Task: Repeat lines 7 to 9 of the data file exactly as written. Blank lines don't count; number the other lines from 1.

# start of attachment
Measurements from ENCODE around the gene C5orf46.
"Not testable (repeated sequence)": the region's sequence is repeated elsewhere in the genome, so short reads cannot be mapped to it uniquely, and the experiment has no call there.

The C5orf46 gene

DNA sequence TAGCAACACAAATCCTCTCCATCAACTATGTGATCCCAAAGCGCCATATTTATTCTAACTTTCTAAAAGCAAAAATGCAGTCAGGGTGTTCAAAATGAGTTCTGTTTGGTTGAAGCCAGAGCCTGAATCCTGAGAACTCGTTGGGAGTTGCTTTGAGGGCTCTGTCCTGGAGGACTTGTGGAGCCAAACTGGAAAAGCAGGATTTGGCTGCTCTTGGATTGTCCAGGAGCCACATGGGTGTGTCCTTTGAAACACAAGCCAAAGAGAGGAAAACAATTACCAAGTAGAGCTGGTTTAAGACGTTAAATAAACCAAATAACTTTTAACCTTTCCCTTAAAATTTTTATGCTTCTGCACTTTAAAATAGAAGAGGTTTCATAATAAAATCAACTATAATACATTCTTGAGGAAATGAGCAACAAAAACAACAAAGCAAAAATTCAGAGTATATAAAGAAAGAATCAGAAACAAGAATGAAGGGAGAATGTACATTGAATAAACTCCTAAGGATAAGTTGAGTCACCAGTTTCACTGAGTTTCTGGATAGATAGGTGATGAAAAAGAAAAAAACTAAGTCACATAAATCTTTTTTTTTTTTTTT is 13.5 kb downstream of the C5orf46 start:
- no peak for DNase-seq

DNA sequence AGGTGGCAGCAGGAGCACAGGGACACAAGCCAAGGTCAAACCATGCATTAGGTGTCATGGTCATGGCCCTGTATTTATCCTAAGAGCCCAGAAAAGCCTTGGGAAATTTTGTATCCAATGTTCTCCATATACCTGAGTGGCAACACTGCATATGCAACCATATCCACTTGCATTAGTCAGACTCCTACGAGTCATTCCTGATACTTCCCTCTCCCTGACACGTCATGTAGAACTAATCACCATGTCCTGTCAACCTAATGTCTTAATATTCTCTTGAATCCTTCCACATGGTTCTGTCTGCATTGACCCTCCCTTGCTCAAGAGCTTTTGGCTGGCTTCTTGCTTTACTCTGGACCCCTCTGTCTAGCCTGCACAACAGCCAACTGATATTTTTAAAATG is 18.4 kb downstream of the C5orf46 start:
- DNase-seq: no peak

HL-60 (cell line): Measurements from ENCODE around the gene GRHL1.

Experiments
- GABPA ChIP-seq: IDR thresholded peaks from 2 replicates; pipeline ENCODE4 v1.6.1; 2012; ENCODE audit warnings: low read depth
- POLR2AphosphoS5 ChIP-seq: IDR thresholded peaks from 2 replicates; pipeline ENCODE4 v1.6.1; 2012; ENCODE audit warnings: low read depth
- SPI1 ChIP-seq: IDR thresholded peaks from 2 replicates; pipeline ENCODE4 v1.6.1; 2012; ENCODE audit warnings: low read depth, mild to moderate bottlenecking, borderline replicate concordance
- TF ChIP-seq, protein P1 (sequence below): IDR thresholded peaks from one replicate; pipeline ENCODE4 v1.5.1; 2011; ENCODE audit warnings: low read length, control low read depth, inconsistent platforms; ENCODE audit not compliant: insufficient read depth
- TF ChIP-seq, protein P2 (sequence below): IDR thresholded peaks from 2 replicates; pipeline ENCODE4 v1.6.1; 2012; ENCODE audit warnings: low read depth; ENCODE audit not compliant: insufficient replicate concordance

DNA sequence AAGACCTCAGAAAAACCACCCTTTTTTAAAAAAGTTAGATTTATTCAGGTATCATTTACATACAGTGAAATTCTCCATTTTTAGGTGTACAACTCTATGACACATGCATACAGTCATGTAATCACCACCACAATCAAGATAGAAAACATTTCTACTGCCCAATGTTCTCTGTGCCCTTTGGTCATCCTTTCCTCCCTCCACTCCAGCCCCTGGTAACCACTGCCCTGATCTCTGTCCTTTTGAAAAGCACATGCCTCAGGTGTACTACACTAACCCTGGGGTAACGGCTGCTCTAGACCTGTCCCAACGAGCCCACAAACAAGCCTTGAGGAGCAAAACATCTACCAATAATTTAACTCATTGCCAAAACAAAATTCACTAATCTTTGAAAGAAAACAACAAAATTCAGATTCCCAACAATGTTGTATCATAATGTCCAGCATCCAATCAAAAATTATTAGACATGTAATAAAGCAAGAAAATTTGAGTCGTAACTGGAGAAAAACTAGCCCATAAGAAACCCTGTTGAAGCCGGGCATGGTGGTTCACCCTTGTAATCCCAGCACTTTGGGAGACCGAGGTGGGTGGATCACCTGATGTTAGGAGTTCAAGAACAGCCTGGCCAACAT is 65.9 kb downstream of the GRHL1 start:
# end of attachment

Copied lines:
- DNase-seq: no peak

HL-60 (cell line): Measurements from ENCODE around the gene GRHL1.

Experiments